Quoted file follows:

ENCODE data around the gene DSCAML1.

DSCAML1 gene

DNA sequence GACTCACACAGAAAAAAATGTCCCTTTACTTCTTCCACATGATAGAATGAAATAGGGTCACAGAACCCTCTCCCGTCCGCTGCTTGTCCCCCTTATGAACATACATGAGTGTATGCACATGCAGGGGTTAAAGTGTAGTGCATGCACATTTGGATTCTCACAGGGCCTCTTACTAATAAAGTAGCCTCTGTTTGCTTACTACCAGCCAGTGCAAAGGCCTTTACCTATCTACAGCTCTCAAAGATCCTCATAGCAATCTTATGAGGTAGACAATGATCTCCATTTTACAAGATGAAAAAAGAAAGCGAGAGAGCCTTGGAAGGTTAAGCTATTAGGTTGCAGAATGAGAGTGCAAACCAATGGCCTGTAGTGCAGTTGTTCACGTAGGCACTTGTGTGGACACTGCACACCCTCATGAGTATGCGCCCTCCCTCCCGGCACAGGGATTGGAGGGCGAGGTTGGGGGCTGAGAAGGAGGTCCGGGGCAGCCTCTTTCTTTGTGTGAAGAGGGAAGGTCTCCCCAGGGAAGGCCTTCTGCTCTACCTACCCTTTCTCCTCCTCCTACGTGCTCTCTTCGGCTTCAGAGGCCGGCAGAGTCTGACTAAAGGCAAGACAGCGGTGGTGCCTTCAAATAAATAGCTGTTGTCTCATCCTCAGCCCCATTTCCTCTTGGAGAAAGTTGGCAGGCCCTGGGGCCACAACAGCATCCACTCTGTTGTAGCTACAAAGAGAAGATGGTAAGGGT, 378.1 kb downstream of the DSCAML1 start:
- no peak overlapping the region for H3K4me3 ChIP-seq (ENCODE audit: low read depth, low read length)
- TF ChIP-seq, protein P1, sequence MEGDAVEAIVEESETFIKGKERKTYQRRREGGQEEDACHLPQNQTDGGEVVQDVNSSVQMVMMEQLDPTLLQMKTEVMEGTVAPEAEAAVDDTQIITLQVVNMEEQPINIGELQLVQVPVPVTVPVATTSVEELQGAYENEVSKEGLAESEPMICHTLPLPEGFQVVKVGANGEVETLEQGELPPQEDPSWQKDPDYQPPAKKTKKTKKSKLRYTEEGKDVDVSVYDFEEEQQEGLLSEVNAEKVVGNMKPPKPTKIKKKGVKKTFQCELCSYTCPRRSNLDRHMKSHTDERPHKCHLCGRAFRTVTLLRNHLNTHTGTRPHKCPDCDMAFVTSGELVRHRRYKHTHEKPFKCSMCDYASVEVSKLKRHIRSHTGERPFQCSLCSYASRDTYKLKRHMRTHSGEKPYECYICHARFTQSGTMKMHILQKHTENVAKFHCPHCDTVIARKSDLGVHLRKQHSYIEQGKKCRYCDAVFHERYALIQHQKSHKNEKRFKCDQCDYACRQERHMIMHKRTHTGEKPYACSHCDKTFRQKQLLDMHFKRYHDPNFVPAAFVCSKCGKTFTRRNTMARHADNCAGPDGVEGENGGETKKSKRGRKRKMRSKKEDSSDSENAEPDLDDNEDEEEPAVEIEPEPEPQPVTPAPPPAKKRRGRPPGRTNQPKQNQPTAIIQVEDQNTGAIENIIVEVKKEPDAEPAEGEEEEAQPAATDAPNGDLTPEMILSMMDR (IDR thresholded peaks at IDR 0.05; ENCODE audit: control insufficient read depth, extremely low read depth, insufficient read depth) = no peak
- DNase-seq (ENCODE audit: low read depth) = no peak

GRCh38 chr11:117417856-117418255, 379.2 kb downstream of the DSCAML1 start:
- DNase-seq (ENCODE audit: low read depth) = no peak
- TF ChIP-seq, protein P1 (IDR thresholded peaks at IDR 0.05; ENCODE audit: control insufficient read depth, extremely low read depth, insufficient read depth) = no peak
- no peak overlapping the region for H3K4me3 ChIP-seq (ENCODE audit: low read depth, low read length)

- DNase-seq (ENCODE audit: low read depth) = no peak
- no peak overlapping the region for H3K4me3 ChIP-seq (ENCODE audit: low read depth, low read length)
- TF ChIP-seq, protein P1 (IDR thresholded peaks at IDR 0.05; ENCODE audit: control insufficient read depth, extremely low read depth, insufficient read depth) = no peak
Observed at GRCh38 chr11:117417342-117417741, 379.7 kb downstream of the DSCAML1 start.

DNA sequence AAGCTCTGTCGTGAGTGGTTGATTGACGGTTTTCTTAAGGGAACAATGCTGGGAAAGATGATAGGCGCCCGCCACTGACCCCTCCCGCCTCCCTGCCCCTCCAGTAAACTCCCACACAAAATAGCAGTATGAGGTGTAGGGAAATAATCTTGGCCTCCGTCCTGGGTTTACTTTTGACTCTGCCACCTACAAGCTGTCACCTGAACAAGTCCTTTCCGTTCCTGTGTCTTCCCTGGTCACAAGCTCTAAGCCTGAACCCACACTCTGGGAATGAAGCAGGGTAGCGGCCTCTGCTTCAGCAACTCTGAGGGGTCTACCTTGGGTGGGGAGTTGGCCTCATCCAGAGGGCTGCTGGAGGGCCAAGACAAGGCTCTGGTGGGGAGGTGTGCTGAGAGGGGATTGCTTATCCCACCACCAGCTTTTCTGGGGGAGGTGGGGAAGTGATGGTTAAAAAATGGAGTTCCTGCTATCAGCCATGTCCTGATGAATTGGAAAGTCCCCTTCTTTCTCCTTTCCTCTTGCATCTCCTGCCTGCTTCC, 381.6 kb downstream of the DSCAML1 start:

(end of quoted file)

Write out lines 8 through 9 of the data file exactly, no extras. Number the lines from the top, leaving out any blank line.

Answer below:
- DNase-seq (ENCODE audit: low read depth) = no peak
- TF ChIP-seq, protein P1 (IDR thresholded peaks at IDR 0.05; ENCODE audit: control insufficient read depth, extremely low read depth, insufficient read depth) = no peak